Civil service unions condemn Rees-Mogg’s ‘vindictive’ back-to-office drive | Civil service

Civil service unions have condemned a “vindictive” move by efficiency minister Jacob Rees-Mogg to name and shame Whitehall departments with the highest rates of working from home as part of a new drive to encourage staff back to the office.

Rees-Mogg has circulated a league table of all 16 Whitehall departments’ office occupancy in an attempt to end civil servants working from home.

The Department for Education topped Rees-Mogg’s working from home league table with 25% of staff coming into the office at the start of April. It was followed by the Department for Work and Pensions at 27%, and the Foreign Office at 33%.

The figures for the first working week of April were attached to a letter to all permanent secretaries urging them to encourage staff back into the office.

Dave Penman, the general secretary of the FDA representing senior civil servants, reacted with fury to the letter and the league table.

He said: “It’s ludicrous that civil servants are being counted with clickers. Ministers should be concentrating on what’s being delivered, not numbers at desks. ”

The general secretary of the Public and Commercial Services Union (PCS), Mark Serwotka, said: “These comments from Jacob Rees-Mogg and his Conservative colleagues are a slap in the face to PCS members who worked tirelessly and who made immense sacrifices during the pandemic.

“For over two years, often under the government’s own instruction, many of our members have demonstrated that they can do their job from home. The suggestion that they’ve been ‘sitting at home’ is deeply insulting.

“The government rightly lauded our members when it mattered. Now they seek to denigrate and offend them. Instead, they should embrace the benefits of hybrid working and make good on their promise to build back better. ”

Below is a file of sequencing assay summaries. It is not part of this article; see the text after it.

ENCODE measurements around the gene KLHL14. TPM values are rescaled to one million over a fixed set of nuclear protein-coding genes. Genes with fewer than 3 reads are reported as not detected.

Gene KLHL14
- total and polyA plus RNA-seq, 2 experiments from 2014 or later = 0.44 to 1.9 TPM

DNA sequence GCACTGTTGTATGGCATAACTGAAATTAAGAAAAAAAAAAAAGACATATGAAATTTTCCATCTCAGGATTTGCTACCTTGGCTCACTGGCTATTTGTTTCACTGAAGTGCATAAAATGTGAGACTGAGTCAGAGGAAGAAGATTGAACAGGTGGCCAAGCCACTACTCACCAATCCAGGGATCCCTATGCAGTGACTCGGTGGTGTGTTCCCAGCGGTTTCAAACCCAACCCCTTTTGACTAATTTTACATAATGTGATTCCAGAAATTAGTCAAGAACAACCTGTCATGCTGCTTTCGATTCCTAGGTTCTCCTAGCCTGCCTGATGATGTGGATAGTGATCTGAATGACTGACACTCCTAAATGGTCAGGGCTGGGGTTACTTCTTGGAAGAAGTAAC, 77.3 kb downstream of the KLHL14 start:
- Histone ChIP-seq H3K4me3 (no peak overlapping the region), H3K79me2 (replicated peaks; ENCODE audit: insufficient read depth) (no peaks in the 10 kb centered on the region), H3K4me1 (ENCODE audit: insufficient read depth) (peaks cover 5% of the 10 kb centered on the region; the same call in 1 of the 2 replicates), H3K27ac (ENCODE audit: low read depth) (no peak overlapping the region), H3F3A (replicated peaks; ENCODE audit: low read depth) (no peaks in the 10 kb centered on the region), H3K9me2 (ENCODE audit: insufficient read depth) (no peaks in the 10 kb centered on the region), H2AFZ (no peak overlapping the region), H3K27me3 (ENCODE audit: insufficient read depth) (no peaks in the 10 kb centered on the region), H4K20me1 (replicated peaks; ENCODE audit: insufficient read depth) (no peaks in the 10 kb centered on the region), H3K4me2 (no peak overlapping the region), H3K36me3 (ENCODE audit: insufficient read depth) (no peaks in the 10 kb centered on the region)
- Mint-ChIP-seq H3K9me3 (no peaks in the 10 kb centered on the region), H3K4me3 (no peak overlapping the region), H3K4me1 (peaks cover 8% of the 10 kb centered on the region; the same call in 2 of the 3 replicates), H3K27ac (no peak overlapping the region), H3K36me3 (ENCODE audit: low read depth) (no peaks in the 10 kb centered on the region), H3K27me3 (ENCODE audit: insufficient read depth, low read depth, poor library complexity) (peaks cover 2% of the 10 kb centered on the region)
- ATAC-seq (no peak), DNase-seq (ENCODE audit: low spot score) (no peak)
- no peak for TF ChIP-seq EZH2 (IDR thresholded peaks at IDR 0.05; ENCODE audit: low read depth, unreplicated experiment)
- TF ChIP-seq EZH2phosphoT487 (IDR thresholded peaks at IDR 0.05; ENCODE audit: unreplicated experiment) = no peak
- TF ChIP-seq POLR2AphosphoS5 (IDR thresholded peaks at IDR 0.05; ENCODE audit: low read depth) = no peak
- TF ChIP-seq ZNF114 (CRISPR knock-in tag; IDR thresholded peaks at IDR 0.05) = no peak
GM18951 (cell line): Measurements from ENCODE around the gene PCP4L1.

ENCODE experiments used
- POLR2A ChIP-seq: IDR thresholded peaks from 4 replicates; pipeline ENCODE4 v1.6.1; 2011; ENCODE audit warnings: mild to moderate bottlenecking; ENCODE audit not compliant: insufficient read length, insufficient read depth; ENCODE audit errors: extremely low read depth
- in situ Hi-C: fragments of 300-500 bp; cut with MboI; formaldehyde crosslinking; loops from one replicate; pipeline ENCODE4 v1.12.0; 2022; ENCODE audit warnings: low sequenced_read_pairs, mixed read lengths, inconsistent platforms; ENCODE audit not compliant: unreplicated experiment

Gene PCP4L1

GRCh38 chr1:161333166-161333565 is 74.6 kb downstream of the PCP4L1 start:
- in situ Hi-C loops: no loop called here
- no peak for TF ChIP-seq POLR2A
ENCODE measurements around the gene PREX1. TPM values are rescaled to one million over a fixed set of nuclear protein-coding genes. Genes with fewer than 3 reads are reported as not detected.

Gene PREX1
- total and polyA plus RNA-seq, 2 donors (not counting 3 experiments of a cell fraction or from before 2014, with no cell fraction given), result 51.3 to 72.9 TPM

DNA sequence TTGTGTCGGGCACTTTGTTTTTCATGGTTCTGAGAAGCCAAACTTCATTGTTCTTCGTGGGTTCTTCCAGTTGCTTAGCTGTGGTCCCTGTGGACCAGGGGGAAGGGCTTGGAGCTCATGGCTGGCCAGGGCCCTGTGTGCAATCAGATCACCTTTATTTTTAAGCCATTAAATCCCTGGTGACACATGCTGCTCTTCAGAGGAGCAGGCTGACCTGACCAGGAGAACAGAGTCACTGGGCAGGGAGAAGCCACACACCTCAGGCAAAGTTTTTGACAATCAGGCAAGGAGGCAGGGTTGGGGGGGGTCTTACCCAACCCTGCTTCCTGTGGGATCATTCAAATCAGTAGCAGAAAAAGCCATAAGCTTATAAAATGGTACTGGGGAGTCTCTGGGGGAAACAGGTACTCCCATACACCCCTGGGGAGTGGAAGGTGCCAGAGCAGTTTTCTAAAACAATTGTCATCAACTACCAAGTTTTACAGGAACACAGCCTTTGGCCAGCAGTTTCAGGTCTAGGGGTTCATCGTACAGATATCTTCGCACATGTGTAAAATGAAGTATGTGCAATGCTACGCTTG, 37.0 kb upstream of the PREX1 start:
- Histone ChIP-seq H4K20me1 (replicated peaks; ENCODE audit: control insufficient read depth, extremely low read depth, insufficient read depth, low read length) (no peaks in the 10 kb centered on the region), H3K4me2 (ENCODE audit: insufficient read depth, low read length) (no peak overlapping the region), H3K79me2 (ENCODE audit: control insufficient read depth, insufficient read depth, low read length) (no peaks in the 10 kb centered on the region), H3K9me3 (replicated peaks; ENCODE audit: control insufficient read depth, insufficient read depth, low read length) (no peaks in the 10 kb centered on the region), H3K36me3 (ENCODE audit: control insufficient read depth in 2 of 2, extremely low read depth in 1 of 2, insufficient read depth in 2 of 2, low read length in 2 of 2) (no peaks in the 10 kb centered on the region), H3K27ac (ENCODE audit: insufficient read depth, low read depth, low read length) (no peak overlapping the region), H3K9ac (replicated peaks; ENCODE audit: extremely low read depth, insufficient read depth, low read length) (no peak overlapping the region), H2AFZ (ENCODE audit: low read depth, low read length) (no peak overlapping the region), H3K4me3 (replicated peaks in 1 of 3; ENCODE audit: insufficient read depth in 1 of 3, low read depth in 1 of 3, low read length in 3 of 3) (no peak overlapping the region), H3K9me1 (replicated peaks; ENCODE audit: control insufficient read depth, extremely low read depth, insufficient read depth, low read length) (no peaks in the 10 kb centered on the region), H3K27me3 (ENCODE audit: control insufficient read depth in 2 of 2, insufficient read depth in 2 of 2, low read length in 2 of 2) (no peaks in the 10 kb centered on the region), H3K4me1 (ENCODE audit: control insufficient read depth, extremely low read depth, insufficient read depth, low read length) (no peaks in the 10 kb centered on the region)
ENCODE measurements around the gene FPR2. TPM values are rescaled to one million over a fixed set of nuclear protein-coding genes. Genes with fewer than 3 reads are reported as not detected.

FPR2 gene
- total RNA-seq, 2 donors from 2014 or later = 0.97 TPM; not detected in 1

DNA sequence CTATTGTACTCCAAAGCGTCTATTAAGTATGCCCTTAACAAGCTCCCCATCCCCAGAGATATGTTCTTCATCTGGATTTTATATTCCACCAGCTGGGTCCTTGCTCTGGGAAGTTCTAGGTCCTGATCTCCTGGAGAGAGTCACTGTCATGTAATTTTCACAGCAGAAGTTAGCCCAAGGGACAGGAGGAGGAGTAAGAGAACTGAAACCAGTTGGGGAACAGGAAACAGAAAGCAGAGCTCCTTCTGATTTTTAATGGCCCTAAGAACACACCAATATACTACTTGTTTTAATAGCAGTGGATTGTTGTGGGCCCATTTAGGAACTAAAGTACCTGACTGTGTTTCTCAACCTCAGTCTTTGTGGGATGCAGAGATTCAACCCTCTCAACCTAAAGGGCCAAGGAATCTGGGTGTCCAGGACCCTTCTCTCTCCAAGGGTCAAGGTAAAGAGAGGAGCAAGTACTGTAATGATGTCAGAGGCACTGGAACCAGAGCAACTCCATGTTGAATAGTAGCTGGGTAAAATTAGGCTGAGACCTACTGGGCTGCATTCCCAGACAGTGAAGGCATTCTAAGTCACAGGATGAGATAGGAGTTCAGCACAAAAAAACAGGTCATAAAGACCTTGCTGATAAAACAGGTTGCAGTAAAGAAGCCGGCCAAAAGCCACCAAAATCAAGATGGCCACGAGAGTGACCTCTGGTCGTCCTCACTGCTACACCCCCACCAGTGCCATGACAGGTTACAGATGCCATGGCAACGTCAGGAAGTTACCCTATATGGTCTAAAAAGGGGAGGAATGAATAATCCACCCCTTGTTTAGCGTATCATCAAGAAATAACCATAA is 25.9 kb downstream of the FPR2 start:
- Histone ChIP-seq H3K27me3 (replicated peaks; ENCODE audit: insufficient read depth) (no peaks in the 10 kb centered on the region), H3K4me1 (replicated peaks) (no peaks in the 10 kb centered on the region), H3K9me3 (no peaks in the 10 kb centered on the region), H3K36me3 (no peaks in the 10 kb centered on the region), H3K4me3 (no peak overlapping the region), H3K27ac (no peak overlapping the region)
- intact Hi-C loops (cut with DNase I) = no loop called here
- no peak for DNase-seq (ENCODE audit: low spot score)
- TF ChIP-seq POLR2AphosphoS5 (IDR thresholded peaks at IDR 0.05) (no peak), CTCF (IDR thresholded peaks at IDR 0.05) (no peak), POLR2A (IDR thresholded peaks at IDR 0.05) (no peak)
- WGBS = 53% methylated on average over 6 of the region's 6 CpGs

The most occupied Whitehall office in Rees-Mogg’s table was the Department for International Trade at 73%, followed by the Department of Health and Social Care on 72%.

In his letter, Rees-Mogg argued that ending working from home would bring the benefits of “face-to-face, collaborative working”. It said: “I urge you to issue a clear message to civil servants in your department to ensure a rapid return to the office.”

Downing Street also repeated Rees-Mogg’s call for civil servants to return to the office. A spokesman for Boris Johnson said: “Clearly the prime minister feels that it is important that we make best use of taxpayer-funded departments which are not returning, currently, to the levels we saw before the pandemic.

“This is not simply just about value-for-money for taxpayer-funded buildings, but also it’s a benefit to the staff – particularly junior staff who benefit from face-to-face working – and obviously we know there are benefits that can help , therefore, delivery for the public as well. ”

Penman accused Rees-Mogg of behaving like a luddite while the private sector had embraced the benefits of flexible working.

In a statement Penman added: “There is no rationale for this. Ministers can not point to productivity losses, which is why it is always anonymous sources making the insulting accusations. ”

“Ministers’ obsession with ending flexible working and micro-managing the civil service increasingly just looks vindictive.

Jacob Rees-Mogg is the minister for government efficiency, yet that is not even a consideration in his correspondence with ministers.

“The private sector has embraced hybrid working, recognizing the efficiencies it delivers and competitive edge it gives to employers in a tight labor market.

“Meanwhile, the luddites in cabinet insist on micro-managing the civil service, which will only deter good people from joining while simultaneously demotivating those already there.”

Rees-Mogg was backed by Northern Ireland secretary Brandon Lewis, who said it was “a very good thing” for people to be back in the workplace.

“There’s something different about that face-to-face interaction,” he told Times Radio.

“I think anybody who’s been missing that recognizes that, but there’s also the issue, particularly for new staff and younger staff, about being able to become part of a team and get to know their colleagues.

“Actually, that does not work in a virtual world. You need to be in an office to be able to learn from others to work with others and get to know each other, so I think people being back in the workplace is a very good thing. ”

A government spokesperson said: “Ministers have been clear that departments should make maximum use of office space and progress is being monitored.”

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